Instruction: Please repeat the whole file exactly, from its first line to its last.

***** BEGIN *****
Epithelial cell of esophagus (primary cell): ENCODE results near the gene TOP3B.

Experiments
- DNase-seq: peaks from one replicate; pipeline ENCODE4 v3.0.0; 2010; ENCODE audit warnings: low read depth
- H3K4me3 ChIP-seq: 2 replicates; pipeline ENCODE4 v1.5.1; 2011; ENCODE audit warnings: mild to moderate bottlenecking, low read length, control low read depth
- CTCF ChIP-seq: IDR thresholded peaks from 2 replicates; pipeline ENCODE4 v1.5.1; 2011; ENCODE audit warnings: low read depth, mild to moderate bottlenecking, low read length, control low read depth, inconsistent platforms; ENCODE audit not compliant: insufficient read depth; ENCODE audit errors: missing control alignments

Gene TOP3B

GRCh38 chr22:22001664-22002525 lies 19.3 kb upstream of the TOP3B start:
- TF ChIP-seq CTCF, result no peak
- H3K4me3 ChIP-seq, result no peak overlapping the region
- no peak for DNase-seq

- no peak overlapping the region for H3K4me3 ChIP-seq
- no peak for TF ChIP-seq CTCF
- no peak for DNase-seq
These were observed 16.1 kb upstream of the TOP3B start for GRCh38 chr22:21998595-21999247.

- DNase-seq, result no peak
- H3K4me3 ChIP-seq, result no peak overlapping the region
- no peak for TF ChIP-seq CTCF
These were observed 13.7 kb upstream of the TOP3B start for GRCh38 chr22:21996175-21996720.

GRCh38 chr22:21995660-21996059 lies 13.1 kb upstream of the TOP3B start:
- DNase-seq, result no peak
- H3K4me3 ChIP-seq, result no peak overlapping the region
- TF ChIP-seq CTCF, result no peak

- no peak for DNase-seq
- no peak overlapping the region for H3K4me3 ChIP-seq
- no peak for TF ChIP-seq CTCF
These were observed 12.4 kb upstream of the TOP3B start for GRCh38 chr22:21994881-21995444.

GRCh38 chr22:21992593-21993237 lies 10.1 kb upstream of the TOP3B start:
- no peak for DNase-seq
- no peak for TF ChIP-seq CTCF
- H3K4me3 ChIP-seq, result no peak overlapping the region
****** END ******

Epithelial cell of esophagus (primary cell): ENCODE results near the gene TOP3B.

Experiments
- DNase-seq: peaks from one replicate; pipeline ENCODE4 v3.0.0; 2010; ENCODE audit warnings: low read depth
- H3K4me3 ChIP-seq: 2 replicates; pipeline ENCODE4 v1.5.1; 2011; ENCODE audit warnings: mild to moderate bottlenecking, low read length, control low read depth
- CTCF ChIP-seq: IDR thresholded peaks from 2 replicates; pipeline ENCODE4 v1.5.1; 2011; ENCODE audit warnings: low read depth, mild to moderate bottlenecking, low read length, control low read depth, inconsistent platforms; ENCODE audit not compliant: insufficient read depth; ENCODE audit errors: missing control alignments

Gene TOP3B

GRCh38 chr22:22001664-22002525 lies 19.3 kb upstream of the TOP3B start:
- TF ChIP-seq CTCF, result no peak
- H3K4me3 ChIP-seq, result no peak overlapping the region
- no peak for DNase-seq

- no peak overlapping the region for H3K4me3 ChIP-seq
- no peak for TF ChIP-seq CTCF
- no peak for DNase-seq
These were observed 16.1 kb upstream of the TOP3B start for GRCh38 chr22:21998595-21999247.

- DNase-seq, result no peak
- H3K4me3 ChIP-seq, result no peak overlapping the region
- no peak for TF ChIP-seq CTCF
These were observed 13.7 kb upstream of the TOP3B start for GRCh38 chr22:21996175-21996720.

GRCh38 chr22:21995660-21996059 lies 13.1 kb upstream of the TOP3B start:
- DNase-seq, result no peak
- H3K4me3 ChIP-seq, result no peak overlapping the region
- TF ChIP-seq CTCF, result no peak

- no peak for DNase-seq
- no peak overlapping the region for H3K4me3 ChIP-seq
- no peak for TF ChIP-seq CTCF
These were observed 12.4 kb upstream of the TOP3B start for GRCh38 chr22:21994881-21995444.

GRCh38 chr22:21992593-21993237 lies 10.1 kb upstream of the TOP3B start:
- no peak for DNase-seq
- no peak for TF ChIP-seq CTCF
- H3K4me3 ChIP-seq, result no peak overlapping the region